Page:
India: I come from some very strong wise, interesting women and female lineage, male too but I'm especially connected to my female lineage. I feel like if I just keep being me, that I'm going to be like my aunts and then eventually I'm going to be like my grandmother and then eventually I'll be like my great grandmother. But as we know, freewill can always mess things up, but I've always been a person who... That's really how I started my spiritual path because I wanted to know from a higher power what I was supposed to be doing with my life as a whole. When I was 19 and 20, I started really asking like, what do I do and how do I make the most out of this life?

India: At that time, what I discovered, which I think was the right thing at that time, was that music is also a generational thing in our family, but it wasn't just about making music, it was about what I was going to make music for and what the intention was and what stories I was going to tell and how I was going to add to the world and to myself. I think that that's, I know that that is why I write the kind of music I write and the subject matter and the stories I tell because that's why it is a spiritual work for me because back then it was something that I felt was presented to me as an option that I said yes to.

India: Now, where I am now, I'm looking at my options and what I have the opportunity to say yes to, but it's a little bit harder to see because I have this whole developed life. Is this supposed to be big? Am I supposed to write a bestseller or am I supposed to just write? Am I supposed to go all around the world and talk to everyone or do I just talk to the kids at the school on the corner? I'm trying to understand who I am in this time, but what I do know is that it still comes from that place of listening and wanting to learn and give. I haven't thought about it that way. Thank you for asking that question.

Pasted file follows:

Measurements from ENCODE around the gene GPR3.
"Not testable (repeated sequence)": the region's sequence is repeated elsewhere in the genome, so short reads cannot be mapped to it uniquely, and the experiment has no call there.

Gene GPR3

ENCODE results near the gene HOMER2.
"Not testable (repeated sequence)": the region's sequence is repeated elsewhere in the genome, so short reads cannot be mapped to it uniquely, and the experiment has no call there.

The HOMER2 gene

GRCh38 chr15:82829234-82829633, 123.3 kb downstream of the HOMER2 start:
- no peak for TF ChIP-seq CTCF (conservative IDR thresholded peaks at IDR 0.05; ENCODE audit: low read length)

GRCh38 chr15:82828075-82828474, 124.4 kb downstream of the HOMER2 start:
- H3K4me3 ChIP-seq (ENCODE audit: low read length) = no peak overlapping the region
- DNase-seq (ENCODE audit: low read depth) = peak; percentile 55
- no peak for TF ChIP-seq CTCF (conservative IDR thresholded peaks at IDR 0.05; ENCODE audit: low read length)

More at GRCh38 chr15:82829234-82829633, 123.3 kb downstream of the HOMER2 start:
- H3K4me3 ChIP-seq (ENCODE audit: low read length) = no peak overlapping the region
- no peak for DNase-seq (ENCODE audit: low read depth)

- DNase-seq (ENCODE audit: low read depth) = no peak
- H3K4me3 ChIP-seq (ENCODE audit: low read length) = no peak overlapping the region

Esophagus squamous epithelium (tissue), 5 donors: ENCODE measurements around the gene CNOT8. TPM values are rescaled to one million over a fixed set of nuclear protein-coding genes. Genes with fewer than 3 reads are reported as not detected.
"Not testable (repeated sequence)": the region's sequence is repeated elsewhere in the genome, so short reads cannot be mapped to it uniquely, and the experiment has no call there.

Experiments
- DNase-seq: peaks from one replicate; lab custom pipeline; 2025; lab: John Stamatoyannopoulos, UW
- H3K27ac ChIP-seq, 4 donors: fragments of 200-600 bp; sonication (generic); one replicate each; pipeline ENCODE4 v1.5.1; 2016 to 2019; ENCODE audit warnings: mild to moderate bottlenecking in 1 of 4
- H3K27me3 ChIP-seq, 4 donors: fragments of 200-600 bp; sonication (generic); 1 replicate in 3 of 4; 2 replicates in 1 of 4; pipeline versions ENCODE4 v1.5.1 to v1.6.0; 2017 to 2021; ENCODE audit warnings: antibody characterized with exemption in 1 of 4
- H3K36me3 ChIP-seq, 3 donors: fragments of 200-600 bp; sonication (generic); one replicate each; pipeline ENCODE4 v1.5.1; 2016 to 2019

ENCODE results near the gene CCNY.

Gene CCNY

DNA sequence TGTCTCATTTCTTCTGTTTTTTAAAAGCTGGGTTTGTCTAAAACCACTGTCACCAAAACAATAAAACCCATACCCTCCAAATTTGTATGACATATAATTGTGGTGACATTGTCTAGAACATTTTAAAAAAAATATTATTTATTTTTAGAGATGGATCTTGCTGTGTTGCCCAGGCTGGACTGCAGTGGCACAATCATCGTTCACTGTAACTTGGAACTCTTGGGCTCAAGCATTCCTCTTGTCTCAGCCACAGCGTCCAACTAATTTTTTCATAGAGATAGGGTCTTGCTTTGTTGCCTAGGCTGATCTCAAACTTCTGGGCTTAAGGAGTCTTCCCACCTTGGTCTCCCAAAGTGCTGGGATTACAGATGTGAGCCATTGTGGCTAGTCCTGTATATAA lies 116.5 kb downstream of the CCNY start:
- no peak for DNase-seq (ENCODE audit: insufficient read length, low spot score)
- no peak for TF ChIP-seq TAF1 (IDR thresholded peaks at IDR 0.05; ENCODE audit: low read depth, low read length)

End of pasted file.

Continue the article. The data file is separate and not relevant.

Jeff: Yeah. It's funny, I'm having like, right now just in the world, the where it is with COVID and people are in a great place of need and have a lot of fear and anxiety and man, it's heavy and we're all trying to serve every way we can. Every week I write an email that goes out to a lot of people, like a million people. I pour my soul into it and I put my email, my personal email at the bottom of it, which is probably crazy. Then I spend two or three days answering every single one of those emails that I get in, personally.

Jeff: I don't know really how long I can do that for because right now maybe it's like 500 emails or something but they're not like, hey, how are you doing? That was great. They're like, here's my life. By Tuesday, I'm sort of spontaneously bursting into tears, like a lot of time. Thank God it's Friday that we're doing this because otherwise I'd be a total wreck. I didn't-

India: I've been spontaneously bursting into tears today. [crosstalk 00:41:46].

Jeff: Well if it happens, we're in good company. Misery loves company, as they say. I didn't really understand what I was going through physiologically and then I got on a call with a friend of mine, Marie Forleo, you might know her and she-